Here are the most read stories of the week.
Q&A: Ad-tech exec: 'Trust in advertising is at an all-time low'
The advertising industry and tech sectors face a range of privacy and data-protection challenges, following numerous hacks and data-usage scandals that rocked some of the biggest names in ad tech. Brands are increasingly pushing for more transparency and control, while regulators are scrutinizing rapidly evolving marketing models and online advertising practices. S&P Global Market Intelligence sat down with the CEO of a self-proclaimed "ethical" ad-tech agency in London to learn more about the evolving digital advertising sector.
DISH execs: Sling won't sacrifice profits for subscriber growth
DISH Network Corp. Chairman Charlie Ergen said he is not willing to lose $10 a month on every subscriber "so that Wall Street has a number that analysts can write about." Ergen's comments came after an analyst referenced AT&T Inc.'s plans to debut a sports-free, over-the-top television service that will be called AT&T Watch and cost $15 a month.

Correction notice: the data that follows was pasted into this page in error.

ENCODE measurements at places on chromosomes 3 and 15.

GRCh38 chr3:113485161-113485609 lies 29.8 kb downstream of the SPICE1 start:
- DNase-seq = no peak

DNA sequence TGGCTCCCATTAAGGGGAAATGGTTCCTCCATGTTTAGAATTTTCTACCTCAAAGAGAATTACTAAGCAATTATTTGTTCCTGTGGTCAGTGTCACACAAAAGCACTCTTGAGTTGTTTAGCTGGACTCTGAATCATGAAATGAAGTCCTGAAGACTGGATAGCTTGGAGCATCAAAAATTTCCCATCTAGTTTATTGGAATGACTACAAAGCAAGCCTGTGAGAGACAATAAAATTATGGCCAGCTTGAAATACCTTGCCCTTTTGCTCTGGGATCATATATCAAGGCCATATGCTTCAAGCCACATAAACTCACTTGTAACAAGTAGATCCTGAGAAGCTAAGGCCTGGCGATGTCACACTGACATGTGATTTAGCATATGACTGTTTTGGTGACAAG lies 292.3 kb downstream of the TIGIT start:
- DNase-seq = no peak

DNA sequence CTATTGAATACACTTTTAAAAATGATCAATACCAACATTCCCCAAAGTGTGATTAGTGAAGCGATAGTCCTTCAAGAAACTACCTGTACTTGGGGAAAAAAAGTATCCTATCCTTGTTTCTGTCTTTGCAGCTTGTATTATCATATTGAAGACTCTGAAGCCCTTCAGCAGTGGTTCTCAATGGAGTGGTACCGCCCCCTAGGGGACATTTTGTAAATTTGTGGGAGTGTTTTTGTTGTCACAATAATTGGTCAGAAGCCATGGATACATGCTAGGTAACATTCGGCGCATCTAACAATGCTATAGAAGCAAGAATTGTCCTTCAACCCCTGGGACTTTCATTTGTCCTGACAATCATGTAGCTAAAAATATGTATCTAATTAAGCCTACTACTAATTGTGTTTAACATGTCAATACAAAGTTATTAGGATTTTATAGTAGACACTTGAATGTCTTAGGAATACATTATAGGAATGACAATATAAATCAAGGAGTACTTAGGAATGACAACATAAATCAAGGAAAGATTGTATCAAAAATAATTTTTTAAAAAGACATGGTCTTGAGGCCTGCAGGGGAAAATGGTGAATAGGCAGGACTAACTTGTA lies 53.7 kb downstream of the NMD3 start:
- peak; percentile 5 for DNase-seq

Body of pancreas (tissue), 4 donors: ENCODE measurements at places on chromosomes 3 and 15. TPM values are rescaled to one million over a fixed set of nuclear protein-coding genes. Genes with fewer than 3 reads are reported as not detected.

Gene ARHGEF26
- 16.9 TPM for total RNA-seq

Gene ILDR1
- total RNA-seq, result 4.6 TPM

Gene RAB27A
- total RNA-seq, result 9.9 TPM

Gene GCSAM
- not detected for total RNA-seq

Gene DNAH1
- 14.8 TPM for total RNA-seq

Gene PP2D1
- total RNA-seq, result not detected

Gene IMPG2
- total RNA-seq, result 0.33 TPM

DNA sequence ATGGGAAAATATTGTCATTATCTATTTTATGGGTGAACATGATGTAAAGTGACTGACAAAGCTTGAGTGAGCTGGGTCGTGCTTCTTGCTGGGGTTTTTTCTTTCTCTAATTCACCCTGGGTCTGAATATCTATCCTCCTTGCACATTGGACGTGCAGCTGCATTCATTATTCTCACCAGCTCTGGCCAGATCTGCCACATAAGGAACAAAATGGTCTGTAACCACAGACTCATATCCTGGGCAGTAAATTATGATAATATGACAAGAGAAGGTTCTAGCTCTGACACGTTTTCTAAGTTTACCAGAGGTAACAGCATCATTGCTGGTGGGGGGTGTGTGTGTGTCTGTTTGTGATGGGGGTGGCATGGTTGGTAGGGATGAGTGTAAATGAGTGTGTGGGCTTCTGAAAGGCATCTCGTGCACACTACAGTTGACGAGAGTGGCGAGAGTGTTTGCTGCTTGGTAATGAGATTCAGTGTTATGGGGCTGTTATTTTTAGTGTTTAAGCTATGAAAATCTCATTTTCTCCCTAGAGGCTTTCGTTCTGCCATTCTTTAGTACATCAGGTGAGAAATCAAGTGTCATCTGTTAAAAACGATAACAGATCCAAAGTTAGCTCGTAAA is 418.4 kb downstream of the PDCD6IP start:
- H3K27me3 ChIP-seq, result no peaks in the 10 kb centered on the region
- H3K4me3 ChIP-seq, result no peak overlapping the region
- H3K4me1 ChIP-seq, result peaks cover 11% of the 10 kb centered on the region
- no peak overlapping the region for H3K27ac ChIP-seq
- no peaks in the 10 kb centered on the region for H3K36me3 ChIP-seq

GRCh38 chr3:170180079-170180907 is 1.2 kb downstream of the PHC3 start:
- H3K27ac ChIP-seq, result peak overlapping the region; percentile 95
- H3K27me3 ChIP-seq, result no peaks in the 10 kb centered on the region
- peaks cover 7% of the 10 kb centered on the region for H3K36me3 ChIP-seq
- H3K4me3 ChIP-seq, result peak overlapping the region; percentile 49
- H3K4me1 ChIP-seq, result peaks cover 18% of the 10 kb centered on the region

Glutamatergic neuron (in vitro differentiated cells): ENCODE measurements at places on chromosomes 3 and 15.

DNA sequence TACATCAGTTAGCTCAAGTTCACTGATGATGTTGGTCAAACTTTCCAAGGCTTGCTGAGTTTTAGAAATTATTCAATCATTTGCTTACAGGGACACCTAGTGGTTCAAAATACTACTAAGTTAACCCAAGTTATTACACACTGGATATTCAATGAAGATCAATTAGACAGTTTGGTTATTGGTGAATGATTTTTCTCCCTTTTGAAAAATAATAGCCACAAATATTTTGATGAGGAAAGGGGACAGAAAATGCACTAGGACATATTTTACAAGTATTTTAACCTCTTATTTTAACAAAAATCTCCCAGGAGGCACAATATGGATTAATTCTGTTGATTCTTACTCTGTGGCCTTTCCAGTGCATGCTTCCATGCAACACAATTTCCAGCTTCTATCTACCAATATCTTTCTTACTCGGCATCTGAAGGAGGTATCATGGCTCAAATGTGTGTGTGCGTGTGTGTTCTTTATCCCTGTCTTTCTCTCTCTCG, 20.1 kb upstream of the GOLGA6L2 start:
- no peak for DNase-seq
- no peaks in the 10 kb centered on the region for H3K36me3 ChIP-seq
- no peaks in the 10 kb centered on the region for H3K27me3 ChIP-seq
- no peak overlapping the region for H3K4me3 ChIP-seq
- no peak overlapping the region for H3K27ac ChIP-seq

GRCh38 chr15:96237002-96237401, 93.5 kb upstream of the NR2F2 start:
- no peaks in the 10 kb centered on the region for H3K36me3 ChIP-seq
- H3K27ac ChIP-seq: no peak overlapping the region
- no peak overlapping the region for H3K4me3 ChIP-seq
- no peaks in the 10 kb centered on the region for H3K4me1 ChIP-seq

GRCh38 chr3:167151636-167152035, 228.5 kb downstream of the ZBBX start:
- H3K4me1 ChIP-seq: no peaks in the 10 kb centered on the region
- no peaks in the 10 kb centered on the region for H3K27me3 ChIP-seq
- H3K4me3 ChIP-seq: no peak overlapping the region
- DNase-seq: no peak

Sinclair offers additional info about deals to sell TV stations
Sinclair Broadcast Group Inc. offered additional information about agreements to sell TV stations related to closing the Tribune Media Co. acquisition. 21st Century Fox Inc.'s Fox Broadcasting Co. is a buyer, along with other previously announced buyers, Standard Media Group LLC, Meredith Corp., Howard Stirk and Cunningham Broadcasting Corp., of certain television stations Tribune and Sinclair expect to sell as a condition to the closing of Sinclair's acquisition of Tribune stock in an accretive transaction valued at $4.6 billion after the divestitures.
The Week Ahead: FCC eyes mid-band spectrum amid Sprint/T-Mobile deal
At the top of the agency's agenda for its May meeting is a proposal that would allow more efficient use of 2.5 GHz spectrum. A major player in the band is Sprint Corp., which holds 150 MHz of nationwide 2.5 GHz spectrum.
Report: Comcast readies all-cash bid to challenge Disney-Fox deal
Comcast Corp. is seeking a bridge loan increase to fund its planned all-cash bid for 21st Century Fox assets, three people familiar with the matter told Reuters. According to the report, the move is Comcast's first concrete step to challenge Walt Disney Co.'s $52.4 billion deal to buy an array of Fox's international and domestic assets.